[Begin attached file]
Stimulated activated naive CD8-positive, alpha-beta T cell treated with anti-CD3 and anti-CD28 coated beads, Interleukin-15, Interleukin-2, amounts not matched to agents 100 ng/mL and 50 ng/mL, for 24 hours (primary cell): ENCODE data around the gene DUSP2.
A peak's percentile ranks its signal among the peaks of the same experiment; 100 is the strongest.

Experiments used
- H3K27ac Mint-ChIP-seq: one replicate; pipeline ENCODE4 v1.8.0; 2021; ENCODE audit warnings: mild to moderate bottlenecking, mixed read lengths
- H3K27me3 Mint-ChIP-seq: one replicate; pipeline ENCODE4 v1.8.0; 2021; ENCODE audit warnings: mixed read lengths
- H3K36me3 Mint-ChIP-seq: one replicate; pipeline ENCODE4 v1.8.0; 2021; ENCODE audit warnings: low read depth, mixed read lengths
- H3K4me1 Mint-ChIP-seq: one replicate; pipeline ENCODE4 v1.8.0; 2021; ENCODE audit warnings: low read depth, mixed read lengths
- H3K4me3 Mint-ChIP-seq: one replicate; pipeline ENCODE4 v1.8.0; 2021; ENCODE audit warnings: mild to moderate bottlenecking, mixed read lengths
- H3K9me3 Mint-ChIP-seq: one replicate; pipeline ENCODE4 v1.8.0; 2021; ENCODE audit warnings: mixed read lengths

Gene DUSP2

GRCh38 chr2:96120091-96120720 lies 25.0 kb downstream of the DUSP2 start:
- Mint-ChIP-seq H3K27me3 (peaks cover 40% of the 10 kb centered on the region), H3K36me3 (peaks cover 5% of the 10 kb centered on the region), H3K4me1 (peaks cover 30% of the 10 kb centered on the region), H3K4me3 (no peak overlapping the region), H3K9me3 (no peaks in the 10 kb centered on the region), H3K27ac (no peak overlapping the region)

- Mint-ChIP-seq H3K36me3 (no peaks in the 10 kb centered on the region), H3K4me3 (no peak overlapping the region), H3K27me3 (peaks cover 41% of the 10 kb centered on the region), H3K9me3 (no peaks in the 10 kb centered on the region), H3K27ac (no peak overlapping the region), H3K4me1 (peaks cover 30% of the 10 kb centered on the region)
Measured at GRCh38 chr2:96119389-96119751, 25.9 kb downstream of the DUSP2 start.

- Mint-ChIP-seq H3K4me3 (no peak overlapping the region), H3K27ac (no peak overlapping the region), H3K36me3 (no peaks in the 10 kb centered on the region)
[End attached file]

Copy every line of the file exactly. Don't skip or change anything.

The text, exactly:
Stimulated activated naive CD8-positive, alpha-beta T cell treated with anti-CD3 and anti-CD28 coated beads, Interleukin-15, Interleukin-2, amounts not matched to agents 100 ng/mL and 50 ng/mL, for 24 hours (primary cell): ENCODE data around the gene DUSP2.
A peak's percentile ranks its signal among the peaks of the same experiment; 100 is the strongest.

Experiments used
- H3K27ac Mint-ChIP-seq: one replicate; pipeline ENCODE4 v1.8.0; 2021; ENCODE audit warnings: mild to moderate bottlenecking, mixed read lengths
- H3K27me3 Mint-ChIP-seq: one replicate; pipeline ENCODE4 v1.8.0; 2021; ENCODE audit warnings: mixed read lengths
- H3K36me3 Mint-ChIP-seq: one replicate; pipeline ENCODE4 v1.8.0; 2021; ENCODE audit warnings: low read depth, mixed read lengths
- H3K4me1 Mint-ChIP-seq: one replicate; pipeline ENCODE4 v1.8.0; 2021; ENCODE audit warnings: low read depth, mixed read lengths
- H3K4me3 Mint-ChIP-seq: one replicate; pipeline ENCODE4 v1.8.0; 2021; ENCODE audit warnings: mild to moderate bottlenecking, mixed read lengths
- H3K9me3 Mint-ChIP-seq: one replicate; pipeline ENCODE4 v1.8.0; 2021; ENCODE audit warnings: mixed read lengths

Gene DUSP2

GRCh38 chr2:96120091-96120720 lies 25.0 kb downstream of the DUSP2 start:
- Mint-ChIP-seq H3K27me3 (peaks cover 40% of the 10 kb centered on the region), H3K36me3 (peaks cover 5% of the 10 kb centered on the region), H3K4me1 (peaks cover 30% of the 10 kb centered on the region), H3K4me3 (no peak overlapping the region), H3K9me3 (no peaks in the 10 kb centered on the region), H3K27ac (no peak overlapping the region)

- Mint-ChIP-seq H3K36me3 (no peaks in the 10 kb centered on the region), H3K4me3 (no peak overlapping the region), H3K27me3 (peaks cover 41% of the 10 kb centered on the region), H3K9me3 (no peaks in the 10 kb centered on the region), H3K27ac (no peak overlapping the region), H3K4me1 (peaks cover 30% of the 10 kb centered on the region)
Measured at GRCh38 chr2:96119389-96119751, 25.9 kb downstream of the DUSP2 start.

- Mint-ChIP-seq H3K4me3 (no peak overlapping the region), H3K27ac (no peak overlapping the region), H3K36me3 (no peaks in the 10 kb centered on the region)